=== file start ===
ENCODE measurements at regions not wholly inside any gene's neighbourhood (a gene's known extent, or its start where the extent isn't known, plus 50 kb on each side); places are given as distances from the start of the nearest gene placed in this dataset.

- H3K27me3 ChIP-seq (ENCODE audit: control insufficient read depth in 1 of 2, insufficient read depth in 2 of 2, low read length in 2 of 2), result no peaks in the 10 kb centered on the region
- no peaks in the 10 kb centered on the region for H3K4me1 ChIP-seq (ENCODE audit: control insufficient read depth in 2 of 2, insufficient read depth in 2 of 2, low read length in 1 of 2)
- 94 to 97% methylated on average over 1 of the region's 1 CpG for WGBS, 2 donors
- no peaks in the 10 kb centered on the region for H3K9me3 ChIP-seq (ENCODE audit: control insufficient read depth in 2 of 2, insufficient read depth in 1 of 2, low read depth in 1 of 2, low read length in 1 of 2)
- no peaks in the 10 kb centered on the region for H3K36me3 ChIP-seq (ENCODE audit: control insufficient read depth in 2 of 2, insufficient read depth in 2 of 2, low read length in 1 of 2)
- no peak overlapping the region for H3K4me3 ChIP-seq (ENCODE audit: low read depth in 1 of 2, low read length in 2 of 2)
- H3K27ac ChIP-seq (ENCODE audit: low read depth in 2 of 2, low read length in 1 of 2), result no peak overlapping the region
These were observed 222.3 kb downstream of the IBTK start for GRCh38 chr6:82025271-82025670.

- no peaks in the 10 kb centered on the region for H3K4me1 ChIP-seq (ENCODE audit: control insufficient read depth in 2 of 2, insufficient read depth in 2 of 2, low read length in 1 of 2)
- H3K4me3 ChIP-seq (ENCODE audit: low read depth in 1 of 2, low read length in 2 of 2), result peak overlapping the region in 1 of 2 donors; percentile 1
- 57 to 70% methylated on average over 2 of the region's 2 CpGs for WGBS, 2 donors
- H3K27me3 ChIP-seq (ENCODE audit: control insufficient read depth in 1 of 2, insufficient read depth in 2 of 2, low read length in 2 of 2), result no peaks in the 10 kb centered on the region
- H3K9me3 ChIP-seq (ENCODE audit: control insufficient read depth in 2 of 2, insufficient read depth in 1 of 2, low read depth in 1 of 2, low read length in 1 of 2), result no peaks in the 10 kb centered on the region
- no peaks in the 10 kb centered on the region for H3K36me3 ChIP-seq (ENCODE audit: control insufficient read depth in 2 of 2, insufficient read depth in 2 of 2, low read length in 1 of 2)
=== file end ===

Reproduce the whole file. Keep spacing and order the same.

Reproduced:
ENCODE measurements at regions not wholly inside any gene's neighbourhood (a gene's known extent, or its start where the extent isn't known, plus 50 kb on each side); places are given as distances from the start of the nearest gene placed in this dataset.

- H3K27me3 ChIP-seq (ENCODE audit: control insufficient read depth in 1 of 2, insufficient read depth in 2 of 2, low read length in 2 of 2), result no peaks in the 10 kb centered on the region
- no peaks in the 10 kb centered on the region for H3K4me1 ChIP-seq (ENCODE audit: control insufficient read depth in 2 of 2, insufficient read depth in 2 of 2, low read length in 1 of 2)
- 94 to 97% methylated on average over 1 of the region's 1 CpG for WGBS, 2 donors
- no peaks in the 10 kb centered on the region for H3K9me3 ChIP-seq (ENCODE audit: control insufficient read depth in 2 of 2, insufficient read depth in 1 of 2, low read depth in 1 of 2, low read length in 1 of 2)
- no peaks in the 10 kb centered on the region for H3K36me3 ChIP-seq (ENCODE audit: control insufficient read depth in 2 of 2, insufficient read depth in 2 of 2, low read length in 1 of 2)
- no peak overlapping the region for H3K4me3 ChIP-seq (ENCODE audit: low read depth in 1 of 2, low read length in 2 of 2)
- H3K27ac ChIP-seq (ENCODE audit: low read depth in 2 of 2, low read length in 1 of 2), result no peak overlapping the region
These were observed 222.3 kb downstream of the IBTK start for GRCh38 chr6:82025271-82025670.

- no peaks in the 10 kb centered on the region for H3K4me1 ChIP-seq (ENCODE audit: control insufficient read depth in 2 of 2, insufficient read depth in 2 of 2, low read length in 1 of 2)
- H3K4me3 ChIP-seq (ENCODE audit: low read depth in 1 of 2, low read length in 2 of 2), result peak overlapping the region in 1 of 2 donors; percentile 1
- 57 to 70% methylated on average over 2 of the region's 2 CpGs for WGBS, 2 donors
- H3K27me3 ChIP-seq (ENCODE audit: control insufficient read depth in 1 of 2, insufficient read depth in 2 of 2, low read length in 2 of 2), result no peaks in the 10 kb centered on the region
- H3K9me3 ChIP-seq (ENCODE audit: control insufficient read depth in 2 of 2, insufficient read depth in 1 of 2, low read depth in 1 of 2, low read length in 1 of 2), result no peaks in the 10 kb centered on the region
- no peaks in the 10 kb centered on the region for H3K36me3 ChIP-seq (ENCODE audit: control insufficient read depth in 2 of 2, insufficient read depth in 2 of 2, low read length in 1 of 2)